Comments: Since GAO's recommendation in GAO-11-316, the Department has put added emphasis on posture planning and costs as part of the Combatant Commands Theater Posture Plans. According to DOD officials, as a result of the recommendation, the Department now requires the Combatant Commander to include comprehensive cost estimates for new initiatives as part of the Theater Posture Plan. Those estimates are continually refined up until the point that they are requested in the budget. This is all part of an integrated posture planning prioritization process. According to officials, Posture requirements are identified in the Combatant Command's (COCOM) annual Theater Posture Plan (TPP) and used as the basis for prioritizing initiatives across COCOMs. According to DOD officials, these initiatives are developed from Departmental guidance addressing posture priorities. After the initiatives have been assessed to ensure proper strategic linkage, the Department begins to prioritize the initiatives to ensure that the most critical posture requirements are identified for potential resourcing. According to DOD officials, the TPPs include near-term estimates of posture initiatives, long-term costs of posture initiatives and a description of efforts to leverage existing infrastructure as alternatives to new posture requirements. Costs included in the TPPs are often rough order of magnitude costs. According to DOD officials, the TPP is the key starting point for the DOD posture prioritization process and informs DOD resourcing deliberations, ultimately resulting in decisions that produce the estimated cost of posture, as reflected in the annual U.S. Global Defense Posture Report to Congress. As a result of these actions, DOD has met the intent of the recommendation by better informing the Combatant Commander of necessary posture-related cost data to support the development of the annual theater posture plans.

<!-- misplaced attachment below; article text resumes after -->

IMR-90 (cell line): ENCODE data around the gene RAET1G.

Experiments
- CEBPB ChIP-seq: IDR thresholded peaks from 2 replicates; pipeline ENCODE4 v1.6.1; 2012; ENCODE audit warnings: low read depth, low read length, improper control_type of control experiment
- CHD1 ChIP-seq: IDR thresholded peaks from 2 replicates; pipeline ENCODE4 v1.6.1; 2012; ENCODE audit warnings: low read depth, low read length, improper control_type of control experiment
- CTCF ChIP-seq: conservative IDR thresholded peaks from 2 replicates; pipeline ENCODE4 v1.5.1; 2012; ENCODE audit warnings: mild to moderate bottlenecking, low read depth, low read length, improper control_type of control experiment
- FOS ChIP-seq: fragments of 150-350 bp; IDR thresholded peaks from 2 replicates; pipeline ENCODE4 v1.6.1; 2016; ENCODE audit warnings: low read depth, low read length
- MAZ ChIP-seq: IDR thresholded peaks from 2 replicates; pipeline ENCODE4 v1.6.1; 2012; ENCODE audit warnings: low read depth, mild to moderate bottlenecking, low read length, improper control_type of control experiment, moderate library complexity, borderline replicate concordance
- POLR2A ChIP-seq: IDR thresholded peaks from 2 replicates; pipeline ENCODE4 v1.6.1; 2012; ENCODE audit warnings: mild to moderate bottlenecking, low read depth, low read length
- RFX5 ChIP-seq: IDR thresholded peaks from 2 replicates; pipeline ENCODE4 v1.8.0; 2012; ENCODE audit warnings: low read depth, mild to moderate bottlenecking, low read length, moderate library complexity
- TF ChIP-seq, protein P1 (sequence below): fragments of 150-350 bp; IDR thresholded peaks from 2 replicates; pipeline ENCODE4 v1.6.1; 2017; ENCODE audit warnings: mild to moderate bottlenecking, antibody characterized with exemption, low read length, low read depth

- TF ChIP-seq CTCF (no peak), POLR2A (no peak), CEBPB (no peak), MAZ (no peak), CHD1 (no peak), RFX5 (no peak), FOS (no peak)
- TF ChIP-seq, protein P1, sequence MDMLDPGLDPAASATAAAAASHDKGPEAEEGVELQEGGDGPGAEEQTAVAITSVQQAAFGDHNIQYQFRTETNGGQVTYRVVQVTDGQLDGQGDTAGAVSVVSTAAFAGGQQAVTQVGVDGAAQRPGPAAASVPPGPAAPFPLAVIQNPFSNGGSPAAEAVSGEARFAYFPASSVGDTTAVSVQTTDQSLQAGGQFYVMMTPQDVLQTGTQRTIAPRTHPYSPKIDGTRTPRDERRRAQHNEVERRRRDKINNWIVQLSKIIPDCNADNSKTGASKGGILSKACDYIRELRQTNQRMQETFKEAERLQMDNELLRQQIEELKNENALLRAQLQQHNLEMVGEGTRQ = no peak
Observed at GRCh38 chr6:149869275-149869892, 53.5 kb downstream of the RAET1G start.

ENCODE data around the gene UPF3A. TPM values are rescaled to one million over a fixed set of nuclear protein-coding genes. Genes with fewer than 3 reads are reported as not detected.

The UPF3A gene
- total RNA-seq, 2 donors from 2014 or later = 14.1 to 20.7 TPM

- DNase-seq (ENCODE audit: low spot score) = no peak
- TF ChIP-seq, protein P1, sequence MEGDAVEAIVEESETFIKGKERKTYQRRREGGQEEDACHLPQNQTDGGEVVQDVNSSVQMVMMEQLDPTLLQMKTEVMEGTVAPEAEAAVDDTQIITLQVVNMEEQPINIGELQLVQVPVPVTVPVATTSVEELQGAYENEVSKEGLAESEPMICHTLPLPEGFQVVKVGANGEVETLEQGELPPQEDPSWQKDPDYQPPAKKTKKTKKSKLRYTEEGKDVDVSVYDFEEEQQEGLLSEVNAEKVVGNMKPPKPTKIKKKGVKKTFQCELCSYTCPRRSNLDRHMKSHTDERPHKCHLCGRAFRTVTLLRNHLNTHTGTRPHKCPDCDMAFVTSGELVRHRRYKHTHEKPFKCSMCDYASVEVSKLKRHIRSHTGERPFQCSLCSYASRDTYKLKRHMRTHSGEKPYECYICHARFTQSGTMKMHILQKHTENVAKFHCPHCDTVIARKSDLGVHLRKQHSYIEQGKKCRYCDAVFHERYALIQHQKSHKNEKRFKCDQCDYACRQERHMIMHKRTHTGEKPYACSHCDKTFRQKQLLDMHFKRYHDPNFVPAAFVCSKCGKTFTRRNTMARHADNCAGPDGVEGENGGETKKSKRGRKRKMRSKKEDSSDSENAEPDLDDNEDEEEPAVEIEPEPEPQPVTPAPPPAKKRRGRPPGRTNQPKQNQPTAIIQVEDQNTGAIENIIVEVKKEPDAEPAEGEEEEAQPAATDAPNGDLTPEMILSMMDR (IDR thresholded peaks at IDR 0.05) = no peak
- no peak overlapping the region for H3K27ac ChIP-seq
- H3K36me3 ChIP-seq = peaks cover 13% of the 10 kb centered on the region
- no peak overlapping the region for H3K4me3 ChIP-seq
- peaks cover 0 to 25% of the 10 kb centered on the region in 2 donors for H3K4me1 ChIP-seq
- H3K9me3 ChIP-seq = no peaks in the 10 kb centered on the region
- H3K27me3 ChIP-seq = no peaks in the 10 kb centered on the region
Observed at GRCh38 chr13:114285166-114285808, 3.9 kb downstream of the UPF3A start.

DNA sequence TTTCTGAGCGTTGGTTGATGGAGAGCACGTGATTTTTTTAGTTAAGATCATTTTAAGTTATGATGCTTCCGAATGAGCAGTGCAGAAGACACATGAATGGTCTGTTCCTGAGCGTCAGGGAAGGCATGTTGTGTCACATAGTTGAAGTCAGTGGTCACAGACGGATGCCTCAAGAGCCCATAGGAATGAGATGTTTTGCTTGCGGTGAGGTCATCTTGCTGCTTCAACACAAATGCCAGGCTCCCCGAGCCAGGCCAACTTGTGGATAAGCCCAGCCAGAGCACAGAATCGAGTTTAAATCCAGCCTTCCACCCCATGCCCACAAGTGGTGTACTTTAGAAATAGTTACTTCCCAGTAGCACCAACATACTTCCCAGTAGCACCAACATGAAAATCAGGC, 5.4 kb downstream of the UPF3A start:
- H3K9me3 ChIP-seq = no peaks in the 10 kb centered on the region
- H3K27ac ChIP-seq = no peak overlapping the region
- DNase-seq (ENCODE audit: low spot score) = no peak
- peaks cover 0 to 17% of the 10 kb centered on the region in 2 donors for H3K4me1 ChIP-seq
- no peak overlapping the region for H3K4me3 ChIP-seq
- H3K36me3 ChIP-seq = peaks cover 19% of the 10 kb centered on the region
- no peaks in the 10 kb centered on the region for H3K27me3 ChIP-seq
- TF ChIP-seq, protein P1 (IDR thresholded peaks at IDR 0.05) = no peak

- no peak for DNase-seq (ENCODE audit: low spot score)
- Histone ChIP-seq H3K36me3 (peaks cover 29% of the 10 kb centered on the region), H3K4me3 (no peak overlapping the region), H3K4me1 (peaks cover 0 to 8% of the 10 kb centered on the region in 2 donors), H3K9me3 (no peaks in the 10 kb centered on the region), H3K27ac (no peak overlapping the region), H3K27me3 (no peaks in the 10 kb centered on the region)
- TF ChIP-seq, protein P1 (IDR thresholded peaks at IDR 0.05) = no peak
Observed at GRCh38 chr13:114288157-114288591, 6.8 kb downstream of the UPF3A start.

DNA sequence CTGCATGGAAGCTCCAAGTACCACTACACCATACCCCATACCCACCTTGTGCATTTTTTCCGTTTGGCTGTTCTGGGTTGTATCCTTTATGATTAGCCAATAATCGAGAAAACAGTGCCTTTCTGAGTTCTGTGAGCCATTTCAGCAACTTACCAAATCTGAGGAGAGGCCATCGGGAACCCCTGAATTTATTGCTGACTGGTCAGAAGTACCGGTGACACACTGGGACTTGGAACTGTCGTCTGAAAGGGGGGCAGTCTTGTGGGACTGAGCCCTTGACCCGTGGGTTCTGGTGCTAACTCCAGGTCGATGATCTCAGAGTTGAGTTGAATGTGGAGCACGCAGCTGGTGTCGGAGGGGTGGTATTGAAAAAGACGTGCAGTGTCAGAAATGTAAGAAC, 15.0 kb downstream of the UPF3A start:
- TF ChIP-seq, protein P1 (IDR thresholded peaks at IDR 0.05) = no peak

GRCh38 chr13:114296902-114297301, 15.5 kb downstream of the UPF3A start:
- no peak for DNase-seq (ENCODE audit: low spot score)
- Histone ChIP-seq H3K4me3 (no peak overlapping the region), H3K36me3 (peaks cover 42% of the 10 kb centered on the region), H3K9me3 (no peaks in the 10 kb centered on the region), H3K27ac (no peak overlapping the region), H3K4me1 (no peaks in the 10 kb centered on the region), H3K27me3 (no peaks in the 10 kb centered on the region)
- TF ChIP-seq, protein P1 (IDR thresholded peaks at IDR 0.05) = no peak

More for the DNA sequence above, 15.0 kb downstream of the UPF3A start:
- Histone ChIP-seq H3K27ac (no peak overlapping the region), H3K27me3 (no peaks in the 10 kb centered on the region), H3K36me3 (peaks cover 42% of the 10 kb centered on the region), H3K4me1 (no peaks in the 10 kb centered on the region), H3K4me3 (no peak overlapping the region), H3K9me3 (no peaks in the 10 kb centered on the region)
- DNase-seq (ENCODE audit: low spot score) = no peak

Recommendation: To provide DOD and Congress with comprehensive posture cost information that can be used to fully evaluate investment requirements and the affordability of posture initiatives, the Secretary of Defense should direct the Secretaries of the military departments to provide these cost estimates to the Combatant Commander in a time frame to support development of the annual theater posture plan.